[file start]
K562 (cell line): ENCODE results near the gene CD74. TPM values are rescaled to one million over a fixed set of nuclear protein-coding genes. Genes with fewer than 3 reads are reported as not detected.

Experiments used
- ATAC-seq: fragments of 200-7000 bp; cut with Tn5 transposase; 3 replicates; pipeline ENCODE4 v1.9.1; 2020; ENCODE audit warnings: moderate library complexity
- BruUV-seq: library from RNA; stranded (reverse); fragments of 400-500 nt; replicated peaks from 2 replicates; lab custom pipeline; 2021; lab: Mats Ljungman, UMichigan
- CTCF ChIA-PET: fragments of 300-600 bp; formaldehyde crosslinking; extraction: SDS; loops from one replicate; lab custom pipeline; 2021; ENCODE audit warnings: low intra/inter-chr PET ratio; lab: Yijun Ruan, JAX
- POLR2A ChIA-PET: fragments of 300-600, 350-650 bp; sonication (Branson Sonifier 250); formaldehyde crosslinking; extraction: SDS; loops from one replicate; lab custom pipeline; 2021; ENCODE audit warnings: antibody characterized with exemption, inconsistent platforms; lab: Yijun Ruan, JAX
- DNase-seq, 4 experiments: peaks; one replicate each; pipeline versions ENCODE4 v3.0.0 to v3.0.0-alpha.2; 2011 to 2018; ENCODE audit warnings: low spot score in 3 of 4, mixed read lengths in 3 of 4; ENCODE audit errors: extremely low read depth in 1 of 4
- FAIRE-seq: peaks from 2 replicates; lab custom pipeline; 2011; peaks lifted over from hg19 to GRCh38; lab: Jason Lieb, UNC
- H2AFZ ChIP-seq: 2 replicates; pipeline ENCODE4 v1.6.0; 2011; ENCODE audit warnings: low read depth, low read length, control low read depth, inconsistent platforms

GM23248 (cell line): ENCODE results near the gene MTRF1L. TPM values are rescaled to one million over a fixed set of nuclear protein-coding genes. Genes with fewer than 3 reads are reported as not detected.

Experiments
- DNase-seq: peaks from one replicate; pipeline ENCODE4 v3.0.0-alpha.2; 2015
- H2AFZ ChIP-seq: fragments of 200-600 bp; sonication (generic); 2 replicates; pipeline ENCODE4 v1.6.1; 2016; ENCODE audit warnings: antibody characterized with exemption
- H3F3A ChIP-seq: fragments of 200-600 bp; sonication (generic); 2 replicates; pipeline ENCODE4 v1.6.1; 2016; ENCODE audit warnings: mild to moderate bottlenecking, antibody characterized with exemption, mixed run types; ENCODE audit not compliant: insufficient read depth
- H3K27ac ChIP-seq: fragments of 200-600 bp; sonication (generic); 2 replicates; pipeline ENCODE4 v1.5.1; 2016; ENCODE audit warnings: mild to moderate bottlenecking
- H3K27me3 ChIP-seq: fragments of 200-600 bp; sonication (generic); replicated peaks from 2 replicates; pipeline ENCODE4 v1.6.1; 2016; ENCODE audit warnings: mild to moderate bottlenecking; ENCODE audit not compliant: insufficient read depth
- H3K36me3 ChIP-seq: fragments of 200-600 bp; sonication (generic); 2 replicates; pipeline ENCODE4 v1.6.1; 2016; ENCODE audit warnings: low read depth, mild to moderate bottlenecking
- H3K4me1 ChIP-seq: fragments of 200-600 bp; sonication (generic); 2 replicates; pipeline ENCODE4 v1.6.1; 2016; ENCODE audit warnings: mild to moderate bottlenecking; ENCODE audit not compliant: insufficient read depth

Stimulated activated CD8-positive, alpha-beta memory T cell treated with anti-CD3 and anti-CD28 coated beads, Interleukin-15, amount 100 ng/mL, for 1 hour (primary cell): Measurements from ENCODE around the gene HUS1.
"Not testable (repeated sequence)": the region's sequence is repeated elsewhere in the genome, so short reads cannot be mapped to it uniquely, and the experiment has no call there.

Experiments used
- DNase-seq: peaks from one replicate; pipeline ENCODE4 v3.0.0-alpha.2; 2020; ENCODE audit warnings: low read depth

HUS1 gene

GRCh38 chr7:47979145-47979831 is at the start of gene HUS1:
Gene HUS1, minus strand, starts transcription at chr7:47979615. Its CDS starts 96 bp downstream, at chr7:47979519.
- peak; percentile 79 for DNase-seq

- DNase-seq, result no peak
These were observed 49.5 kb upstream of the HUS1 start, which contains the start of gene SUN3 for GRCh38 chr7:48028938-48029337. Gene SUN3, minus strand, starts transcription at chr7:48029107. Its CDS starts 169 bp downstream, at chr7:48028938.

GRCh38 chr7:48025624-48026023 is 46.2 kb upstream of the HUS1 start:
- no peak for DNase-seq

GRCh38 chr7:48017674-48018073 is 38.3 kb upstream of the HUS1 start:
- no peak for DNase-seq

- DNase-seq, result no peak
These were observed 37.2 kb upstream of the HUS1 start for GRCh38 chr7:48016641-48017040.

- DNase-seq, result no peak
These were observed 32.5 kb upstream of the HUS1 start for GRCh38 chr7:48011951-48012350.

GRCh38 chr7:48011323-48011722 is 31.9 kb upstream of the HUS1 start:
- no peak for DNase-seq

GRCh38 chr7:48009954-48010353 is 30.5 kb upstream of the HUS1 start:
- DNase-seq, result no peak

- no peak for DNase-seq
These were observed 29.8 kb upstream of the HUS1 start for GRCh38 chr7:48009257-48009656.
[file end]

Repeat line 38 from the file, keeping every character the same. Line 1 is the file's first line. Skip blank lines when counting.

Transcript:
- no peak for DNase-seq